There has been a bit of talk recently about a new fad about to hit the UK. Well hit some of the trendy, hipsterish parts thereof. The fad is tank beer. Now us older chaps can well remember awful tank beer in the seventies and eighties. It was dire, tasteless, ice cold and probably made with floor sweepings. It wasn't generally pasteurised and arrived on the back of very odd looking tanker/drays to be pumped into Grundy tanks in pub cellars. These inexpensive, mass produced tanks, were produced in the 60's and 70's for directly dispensing
carbonated beer from pub cellars. On removal, as the cask conditioned revolution displaced them, they were snapped up by the nascent and burgeoning micro brewing sector as cheap, ready made,
fermentation and conditioning/bright beer vessels. Might still be in use here and there still.
I read that Meantime are to the fore in this and you know, when it comes to their keg beers, they might be on to something in terms of freshness. One place that has been re-introducing tank beer for some time is the Czech Republic and I remember well on my previous visit around five years ago, legging round to sample the beer in the few places that sold it. Fast forward five years and the craze has spread, if not like wildfire, at a steady pace. Tankovna pubs sell beer from stainless steel tanks that hold ten hectolitres of brew
held in a plastic envelope within. and steadily held at between 8 and
10ºC. Beer is pushed out of the tank by air pressure, not in contact with the beer, which tastes remarkably and noticeably fresher, more rounded and tastier.
On my recent visit, we were fortunate to be within a three minute walk of one of the newest and finest outlets for Pilsner Urquell Tankovna beer. Lokal is a large, narrow beer hall, with a small bar at the front and two very long and large rooms behind, the furthest of which is mercifully no smoking. The beer is remarkably good, with a rounded mouthfeel, medium carbonation, good hopping and is very moreish. Lokal is mainly a Czech haunt and the beer is brought to you, without asking, as your glass empties, with the beers being marked off on a card covered in printed tankards. When you have had enough, you simply decline and your bill will be totted up by the somewhat gruff but efficient waitresses.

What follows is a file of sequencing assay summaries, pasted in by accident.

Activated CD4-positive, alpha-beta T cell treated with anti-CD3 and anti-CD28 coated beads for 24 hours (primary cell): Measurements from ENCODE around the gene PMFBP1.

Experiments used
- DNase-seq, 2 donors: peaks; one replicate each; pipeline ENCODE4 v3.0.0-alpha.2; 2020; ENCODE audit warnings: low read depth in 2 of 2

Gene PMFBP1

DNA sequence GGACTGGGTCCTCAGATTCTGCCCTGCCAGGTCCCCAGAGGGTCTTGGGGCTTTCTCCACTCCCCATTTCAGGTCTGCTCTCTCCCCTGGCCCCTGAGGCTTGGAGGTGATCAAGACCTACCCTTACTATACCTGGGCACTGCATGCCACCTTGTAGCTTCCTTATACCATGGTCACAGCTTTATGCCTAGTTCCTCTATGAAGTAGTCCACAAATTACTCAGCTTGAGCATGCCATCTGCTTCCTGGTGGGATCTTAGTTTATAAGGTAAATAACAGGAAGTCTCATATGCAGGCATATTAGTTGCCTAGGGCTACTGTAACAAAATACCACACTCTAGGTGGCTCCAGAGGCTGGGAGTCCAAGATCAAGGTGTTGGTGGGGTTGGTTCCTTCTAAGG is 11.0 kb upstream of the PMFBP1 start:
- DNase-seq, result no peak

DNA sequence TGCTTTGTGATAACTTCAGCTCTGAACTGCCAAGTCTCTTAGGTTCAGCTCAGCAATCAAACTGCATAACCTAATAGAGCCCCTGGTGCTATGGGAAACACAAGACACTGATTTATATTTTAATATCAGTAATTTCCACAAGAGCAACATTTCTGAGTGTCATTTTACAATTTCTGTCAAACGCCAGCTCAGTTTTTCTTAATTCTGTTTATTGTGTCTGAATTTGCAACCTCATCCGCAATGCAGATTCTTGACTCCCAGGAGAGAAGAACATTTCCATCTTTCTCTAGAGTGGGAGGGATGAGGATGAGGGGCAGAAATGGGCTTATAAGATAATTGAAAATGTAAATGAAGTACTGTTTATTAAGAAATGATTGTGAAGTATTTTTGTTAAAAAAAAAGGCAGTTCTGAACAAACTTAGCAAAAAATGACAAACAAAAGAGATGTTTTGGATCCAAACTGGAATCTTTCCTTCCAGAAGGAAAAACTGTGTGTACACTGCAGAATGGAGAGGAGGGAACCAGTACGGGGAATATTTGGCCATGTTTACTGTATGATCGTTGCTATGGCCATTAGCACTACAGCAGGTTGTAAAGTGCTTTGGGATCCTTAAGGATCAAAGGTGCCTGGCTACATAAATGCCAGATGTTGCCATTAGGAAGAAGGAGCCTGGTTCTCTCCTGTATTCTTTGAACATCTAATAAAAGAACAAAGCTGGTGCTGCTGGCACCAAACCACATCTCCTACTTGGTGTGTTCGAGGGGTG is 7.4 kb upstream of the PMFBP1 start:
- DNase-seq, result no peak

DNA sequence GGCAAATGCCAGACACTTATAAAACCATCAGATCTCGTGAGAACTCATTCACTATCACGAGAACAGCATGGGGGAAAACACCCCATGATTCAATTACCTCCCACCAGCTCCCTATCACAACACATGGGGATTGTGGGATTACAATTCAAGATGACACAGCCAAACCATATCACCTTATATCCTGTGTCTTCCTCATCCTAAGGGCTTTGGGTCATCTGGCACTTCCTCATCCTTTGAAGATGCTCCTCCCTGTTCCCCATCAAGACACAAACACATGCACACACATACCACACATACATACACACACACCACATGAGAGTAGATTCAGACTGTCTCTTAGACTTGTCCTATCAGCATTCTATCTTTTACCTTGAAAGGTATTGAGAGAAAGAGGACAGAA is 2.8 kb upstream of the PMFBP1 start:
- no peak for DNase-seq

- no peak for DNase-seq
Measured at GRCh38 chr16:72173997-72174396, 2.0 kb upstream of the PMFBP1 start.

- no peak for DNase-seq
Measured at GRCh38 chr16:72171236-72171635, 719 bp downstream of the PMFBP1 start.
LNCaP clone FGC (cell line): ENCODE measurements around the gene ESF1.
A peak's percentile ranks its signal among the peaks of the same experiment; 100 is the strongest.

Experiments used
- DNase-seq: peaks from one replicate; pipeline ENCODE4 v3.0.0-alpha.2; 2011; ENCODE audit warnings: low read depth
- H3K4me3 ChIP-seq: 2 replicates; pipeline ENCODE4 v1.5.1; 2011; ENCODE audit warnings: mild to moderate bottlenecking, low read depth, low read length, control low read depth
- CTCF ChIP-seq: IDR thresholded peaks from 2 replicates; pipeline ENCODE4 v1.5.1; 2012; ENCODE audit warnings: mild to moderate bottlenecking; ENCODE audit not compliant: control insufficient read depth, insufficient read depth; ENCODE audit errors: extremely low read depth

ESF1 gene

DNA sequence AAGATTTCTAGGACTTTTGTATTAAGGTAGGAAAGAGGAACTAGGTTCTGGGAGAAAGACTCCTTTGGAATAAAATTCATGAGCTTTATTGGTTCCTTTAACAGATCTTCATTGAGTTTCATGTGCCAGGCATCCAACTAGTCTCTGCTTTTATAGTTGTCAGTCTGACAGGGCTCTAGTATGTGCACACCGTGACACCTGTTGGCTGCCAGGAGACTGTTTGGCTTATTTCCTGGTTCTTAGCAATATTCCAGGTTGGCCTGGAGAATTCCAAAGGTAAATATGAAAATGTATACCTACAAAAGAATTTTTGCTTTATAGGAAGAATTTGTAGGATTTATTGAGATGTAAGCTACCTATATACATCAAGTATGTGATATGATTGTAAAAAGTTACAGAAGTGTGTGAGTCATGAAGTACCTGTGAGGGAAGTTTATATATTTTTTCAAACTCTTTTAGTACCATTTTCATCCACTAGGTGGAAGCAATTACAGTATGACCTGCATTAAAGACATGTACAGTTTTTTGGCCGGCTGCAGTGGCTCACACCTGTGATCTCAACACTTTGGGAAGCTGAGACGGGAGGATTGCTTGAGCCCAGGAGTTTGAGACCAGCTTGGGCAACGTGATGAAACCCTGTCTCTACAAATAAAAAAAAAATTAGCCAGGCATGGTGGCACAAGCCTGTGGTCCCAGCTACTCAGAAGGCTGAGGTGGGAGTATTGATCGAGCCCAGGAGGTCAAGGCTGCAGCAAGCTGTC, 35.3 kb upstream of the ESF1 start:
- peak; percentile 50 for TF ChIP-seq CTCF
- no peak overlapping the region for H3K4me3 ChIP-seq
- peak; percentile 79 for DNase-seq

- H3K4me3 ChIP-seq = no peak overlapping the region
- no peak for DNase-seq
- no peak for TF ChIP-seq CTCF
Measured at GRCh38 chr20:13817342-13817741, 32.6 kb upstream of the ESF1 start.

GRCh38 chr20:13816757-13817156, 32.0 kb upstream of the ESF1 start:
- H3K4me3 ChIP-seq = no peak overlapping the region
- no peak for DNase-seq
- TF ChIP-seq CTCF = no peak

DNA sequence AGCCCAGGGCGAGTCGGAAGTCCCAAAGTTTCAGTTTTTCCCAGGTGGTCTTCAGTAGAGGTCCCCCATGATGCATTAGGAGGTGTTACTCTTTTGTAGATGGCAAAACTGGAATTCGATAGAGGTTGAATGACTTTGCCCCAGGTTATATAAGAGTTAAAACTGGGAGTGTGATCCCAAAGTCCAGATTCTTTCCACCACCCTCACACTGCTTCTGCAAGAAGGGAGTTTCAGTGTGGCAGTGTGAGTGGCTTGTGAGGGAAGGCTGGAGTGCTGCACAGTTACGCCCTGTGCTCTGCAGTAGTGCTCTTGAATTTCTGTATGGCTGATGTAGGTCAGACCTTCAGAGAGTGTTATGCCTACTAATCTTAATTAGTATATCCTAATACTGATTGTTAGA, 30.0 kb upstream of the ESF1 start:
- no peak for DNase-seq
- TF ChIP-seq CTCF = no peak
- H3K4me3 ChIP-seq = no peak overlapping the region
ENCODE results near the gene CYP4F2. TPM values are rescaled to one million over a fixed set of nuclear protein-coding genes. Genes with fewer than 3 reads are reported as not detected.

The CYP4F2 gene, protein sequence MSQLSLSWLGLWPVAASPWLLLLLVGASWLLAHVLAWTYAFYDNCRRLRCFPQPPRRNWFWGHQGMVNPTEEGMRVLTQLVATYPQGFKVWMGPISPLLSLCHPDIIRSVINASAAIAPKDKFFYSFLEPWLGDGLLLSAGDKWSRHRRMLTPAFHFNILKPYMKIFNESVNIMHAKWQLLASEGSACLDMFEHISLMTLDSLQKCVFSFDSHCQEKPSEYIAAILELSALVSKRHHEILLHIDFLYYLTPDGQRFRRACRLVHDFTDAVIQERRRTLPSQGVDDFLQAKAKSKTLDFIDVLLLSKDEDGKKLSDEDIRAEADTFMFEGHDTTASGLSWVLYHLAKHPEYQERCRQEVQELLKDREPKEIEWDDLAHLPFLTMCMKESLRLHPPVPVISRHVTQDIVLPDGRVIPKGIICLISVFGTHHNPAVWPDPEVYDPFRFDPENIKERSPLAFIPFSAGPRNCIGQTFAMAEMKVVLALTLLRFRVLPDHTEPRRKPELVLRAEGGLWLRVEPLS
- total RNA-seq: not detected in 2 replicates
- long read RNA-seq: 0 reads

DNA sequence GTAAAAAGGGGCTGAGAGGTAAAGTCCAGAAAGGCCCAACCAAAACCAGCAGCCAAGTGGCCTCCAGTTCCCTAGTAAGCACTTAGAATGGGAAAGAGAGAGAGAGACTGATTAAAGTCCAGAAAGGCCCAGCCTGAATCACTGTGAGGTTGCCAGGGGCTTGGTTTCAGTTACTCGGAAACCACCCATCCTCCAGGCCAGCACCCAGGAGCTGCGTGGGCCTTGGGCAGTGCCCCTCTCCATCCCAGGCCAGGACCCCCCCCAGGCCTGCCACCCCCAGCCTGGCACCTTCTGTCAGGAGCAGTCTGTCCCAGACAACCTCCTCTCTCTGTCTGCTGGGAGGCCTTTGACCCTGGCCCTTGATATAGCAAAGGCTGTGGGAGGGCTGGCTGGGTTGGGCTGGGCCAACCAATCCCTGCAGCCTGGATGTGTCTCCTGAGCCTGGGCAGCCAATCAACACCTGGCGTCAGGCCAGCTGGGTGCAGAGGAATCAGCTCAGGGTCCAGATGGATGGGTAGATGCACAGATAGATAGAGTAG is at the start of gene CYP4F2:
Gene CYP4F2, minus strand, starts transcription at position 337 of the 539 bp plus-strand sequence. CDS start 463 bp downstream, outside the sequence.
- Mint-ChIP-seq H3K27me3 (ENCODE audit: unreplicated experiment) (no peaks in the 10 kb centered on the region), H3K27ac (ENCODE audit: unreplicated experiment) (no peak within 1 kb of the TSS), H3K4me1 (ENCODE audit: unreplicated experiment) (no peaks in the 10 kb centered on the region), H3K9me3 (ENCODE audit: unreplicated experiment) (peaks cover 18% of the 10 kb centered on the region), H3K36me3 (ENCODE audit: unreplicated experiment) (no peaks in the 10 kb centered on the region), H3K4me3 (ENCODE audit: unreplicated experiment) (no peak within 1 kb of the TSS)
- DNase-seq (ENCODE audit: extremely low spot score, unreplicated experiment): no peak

Should you fancy the Budvar version, a good place to try it is U Medvídků where I first tried it years ago and where we lunched one day. To me though, and I'm surprised to say it, the PU version was better. You can also with ease seek out Krušovice, Gambrinus and Staropramen versions for comparison's sake, though you might want to avoid the Gambrinus one in the Old Town (pictured) where, to say the least, some assiduity could be applied to measure. Well short in other words.
So. Tank beer making a comeback? May not be a bad thing if done correctly.
The great thing about all these places is being able to view the tanks in situ. They are actually rather lovely, though a bit like Thomas the Tank Engine.
A bit of a CV. Tandleman is a veteran beer lover, local CAMRA Chairman and activist, beer writer, beer reviewer and pursuer of all things good in beer. He lives in the North West of England and London. Despite his CAMRA membership, he does not limit himself to cask conditioned beer, though he believes that cask conditioning, when done correctly and appropriately, brings a quality to beer that is hard to equal by any other kind of presentation. He is a strong supporter of Northern methods of beer dispense and avidly detests poorly presented beer and dislikes pasteurisation. He regularly visits Germany, has conducted corporate British and German beer tastings for CAMRA at the Great British Beer Festival where he has worked for years on Biere Sans Frontieres and was Deputy Organiser at CAMRA's very successful National Winter Ales Festival in 2009, 2010, 2011 and 2012 and at the Manchester Beer and Cider Festival from 2013 to date. He admires good brewers wherever they are and has travelled extensively in pursuit of good beer to drink.
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